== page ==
Quantification of the compound
To quantify the active compounds directly from the seaweed tissue, 0.0131 g (2.62%) of dichloromethane extract was obtained from 0.5 g of powder. The S14–2 and S14–3 peaks were integrated using the Empower™ software (Waters Co.), and the percentile dimensions were measured as 18.87% and 5.22% by HPLC. The amounts of S14–2 and S14–3 were calculated as 2.5 mg (0.50%) and 0.7 mg (0.14%) from 0.5 g of E. linza powder.
Periodontitis is a common chronic inflammatory disease caused by the accumulation of a bacterial matrix at the gum line (Socransky et al. 1999). It is characterized by gum tissue separation from the tooth, which forms a periodontal pocket that leads to bone and tooth loss. Traditional antibiotic therapies for periodontitis target the bacterial infection, which may be the initiating event responsible for the ensuing inflammation and tissue destruction. However, antibiotics are known to induce side effects (Falagas and Siakavellas 2000) and lead to the development of bacterial resistance (Lopez and Gerwick 1988). In this study, we attempted to identify a new therapeutic agent with few or no side effects and potent antimicrobial activity from a seaweed source. Seaweed is abundant and produces diverse biologically active substances. In our previous screening, we found that green seaweed (E. linza) extract displayed potent antimicrobial activity against P. intermedia and P. gingivalis (Choi et al. 2012). In this study, the active compounds were identified as the unsaturated fatty acids SA (C18:4 n-3) and GLA (C18:3 n-6) by GC–MS, 1H NMR, and 13C NMR spectroscopy. SA and GLA were found to be active against several oral pathogens.
Fatty acids of linolenic acid (Ohta et al. 1994), palmitoleic acid and hexadecatrienoic acid (HTA) (Desbois et al. 2008), and eicosapentaenoic acid (EPA) (Desbois et al. 2009) were also identified as antimicrobial agents against several human pathogens. SA isolated from Undaria pinnatifida has been found to be active against S. mutans (Yun et al. 2007). Several commercial the ω-3 and ω-6 polyunsaturated fatty acids (PUFAs) were also identified as antimicrobial agents against stomatitis, periodontitis and gingivitis (Choi et al. 2013). Thus, free fatty acids may hold promise as a new topical or systemic treatment for periodontitis.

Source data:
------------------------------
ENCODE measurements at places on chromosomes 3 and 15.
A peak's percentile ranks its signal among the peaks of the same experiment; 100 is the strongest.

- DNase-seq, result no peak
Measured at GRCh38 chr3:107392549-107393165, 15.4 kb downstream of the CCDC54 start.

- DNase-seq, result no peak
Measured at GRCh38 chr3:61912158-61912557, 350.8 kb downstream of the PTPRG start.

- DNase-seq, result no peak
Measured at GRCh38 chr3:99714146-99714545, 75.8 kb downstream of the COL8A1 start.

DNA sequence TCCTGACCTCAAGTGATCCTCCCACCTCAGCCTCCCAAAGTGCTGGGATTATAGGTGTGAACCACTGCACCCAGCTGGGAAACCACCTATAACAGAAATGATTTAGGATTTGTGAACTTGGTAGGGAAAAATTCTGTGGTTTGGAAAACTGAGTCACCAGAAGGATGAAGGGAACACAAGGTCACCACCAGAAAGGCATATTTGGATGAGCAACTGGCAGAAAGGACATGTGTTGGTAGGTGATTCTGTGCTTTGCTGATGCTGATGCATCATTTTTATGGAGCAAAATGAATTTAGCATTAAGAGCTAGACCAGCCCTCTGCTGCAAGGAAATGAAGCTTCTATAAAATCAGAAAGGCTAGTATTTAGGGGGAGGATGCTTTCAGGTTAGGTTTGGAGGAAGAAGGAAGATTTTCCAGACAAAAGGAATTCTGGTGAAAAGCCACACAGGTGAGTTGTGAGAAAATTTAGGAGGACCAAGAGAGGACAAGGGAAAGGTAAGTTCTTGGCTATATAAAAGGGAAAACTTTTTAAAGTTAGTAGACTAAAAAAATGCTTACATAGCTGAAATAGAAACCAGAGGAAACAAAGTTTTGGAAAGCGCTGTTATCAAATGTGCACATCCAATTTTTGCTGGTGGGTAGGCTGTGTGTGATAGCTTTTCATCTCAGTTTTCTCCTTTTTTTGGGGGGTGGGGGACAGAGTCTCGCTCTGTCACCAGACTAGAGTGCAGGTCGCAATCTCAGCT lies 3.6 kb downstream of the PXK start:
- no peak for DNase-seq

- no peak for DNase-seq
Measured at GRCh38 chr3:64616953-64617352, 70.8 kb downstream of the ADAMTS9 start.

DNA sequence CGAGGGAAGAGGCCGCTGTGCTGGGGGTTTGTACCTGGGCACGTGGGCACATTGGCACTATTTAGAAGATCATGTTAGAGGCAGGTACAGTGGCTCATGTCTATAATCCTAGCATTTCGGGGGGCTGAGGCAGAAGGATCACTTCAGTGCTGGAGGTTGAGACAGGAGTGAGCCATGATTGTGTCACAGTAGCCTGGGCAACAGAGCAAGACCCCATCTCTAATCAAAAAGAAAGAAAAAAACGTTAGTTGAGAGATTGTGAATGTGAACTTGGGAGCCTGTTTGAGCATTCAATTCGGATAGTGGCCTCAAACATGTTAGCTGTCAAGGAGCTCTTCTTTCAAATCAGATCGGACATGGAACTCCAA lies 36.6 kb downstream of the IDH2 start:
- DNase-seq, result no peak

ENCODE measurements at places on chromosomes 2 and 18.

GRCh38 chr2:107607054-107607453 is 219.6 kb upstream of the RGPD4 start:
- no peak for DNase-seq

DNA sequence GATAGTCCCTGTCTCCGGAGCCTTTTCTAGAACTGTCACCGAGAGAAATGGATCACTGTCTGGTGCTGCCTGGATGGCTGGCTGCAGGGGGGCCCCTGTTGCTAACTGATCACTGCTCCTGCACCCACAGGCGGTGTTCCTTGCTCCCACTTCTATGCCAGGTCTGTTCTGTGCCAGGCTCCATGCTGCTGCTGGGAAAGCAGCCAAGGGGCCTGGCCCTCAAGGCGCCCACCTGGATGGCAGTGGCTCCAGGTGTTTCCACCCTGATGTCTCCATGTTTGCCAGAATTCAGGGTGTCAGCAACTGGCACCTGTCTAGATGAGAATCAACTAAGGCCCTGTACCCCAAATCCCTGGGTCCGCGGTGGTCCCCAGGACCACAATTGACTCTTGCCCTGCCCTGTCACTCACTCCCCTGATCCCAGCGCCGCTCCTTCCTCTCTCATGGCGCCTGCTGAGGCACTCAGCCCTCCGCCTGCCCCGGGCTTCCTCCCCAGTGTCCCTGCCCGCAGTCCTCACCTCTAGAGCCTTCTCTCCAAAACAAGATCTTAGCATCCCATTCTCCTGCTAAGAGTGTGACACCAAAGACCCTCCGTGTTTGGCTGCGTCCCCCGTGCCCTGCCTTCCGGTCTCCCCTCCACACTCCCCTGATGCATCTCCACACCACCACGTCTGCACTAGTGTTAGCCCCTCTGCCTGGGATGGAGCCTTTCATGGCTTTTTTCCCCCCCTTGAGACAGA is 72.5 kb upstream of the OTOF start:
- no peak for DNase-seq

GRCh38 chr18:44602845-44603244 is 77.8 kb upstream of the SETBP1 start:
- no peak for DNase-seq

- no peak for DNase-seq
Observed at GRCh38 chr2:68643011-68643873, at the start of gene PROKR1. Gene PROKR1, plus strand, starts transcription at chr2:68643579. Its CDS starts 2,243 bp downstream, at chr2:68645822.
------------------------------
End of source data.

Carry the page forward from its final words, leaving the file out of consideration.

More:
PUFA toxicity has been attributed to its detergent activity, which disrupts bacterial membranes and the formation of short-chain aldehydic compounds by autooxidation (Knapp and Melly 1986), and selectively inhibits bacterial enoyl-acyl carrier reductase, an essential component of bacterial fatty acid synthesis (Zheng et al. 2005). As a highly unsaturated (n-3) PUFA, the unsaturation index of SA is lower than those of EPA and docosahexaenoic acid (DHA); SA thus potentially displays improved stability characteristics, enhancing its commercial value (Guil-Guerrero 2007; Whelan 2009). GLA is produced in the body as an intermediate in the metabolism of linoleic acid (LA), an essential fatty acid of the omega-6 series, by the action of delta-6-desaturase. GLA has gained importance due to its anti-inflammatory and anti-cancer action, and has been shown to improve nerve conduction velocity in patients with diabetes, leading to improved blood flow and reduced tingling of the extremities (Kapoor and Huang 2006). The topical application of bioactive products derived from n-3 fatty acids has conferred dramatic protection against inflammation-induced tissue and bone loss associated with periodontitis in experimental models (Naqvi et al. 2010). Indeed, GLA displayed a protective effect against periodontitis due to its anti-inflammatory properties in randomized controlled human trials (Rosenstein et al. 2003). In the case of SA, despite its anti-inflammatory activity (Khan et al. 2007), its protective effect against periodontitis has not been confirmed.